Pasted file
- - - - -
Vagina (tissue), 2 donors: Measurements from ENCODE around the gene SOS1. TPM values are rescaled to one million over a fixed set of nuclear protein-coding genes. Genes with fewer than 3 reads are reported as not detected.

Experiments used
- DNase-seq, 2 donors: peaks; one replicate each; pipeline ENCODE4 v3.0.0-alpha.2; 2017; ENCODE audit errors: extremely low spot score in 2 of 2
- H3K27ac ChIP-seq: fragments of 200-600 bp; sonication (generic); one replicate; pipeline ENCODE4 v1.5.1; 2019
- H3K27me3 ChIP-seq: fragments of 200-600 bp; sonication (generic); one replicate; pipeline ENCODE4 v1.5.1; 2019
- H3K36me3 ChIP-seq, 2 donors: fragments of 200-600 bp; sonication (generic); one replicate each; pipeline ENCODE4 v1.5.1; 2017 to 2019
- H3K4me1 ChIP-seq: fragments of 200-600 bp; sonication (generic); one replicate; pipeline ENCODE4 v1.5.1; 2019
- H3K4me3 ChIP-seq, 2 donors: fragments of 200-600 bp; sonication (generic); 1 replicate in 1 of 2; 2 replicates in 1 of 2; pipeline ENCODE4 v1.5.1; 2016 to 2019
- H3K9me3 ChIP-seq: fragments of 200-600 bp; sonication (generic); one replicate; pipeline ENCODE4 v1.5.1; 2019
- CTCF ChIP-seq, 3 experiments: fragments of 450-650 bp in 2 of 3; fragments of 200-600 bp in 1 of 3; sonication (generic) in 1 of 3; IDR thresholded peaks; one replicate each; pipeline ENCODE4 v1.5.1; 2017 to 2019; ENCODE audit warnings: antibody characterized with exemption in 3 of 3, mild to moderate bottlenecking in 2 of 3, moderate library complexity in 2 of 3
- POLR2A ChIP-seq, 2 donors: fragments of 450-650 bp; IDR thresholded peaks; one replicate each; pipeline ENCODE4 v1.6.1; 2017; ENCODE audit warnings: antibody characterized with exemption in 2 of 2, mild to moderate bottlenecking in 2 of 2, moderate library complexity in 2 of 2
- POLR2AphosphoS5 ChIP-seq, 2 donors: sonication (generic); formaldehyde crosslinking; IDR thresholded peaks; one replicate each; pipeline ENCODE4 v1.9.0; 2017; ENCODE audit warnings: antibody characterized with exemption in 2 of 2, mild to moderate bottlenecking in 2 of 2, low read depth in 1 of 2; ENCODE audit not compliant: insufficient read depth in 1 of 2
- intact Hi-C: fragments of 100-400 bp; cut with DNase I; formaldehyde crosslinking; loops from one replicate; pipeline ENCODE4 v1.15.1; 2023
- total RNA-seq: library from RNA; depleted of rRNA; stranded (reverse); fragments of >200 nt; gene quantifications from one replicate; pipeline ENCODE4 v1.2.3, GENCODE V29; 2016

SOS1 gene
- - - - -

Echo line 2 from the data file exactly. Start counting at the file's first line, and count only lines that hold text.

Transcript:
Experiments used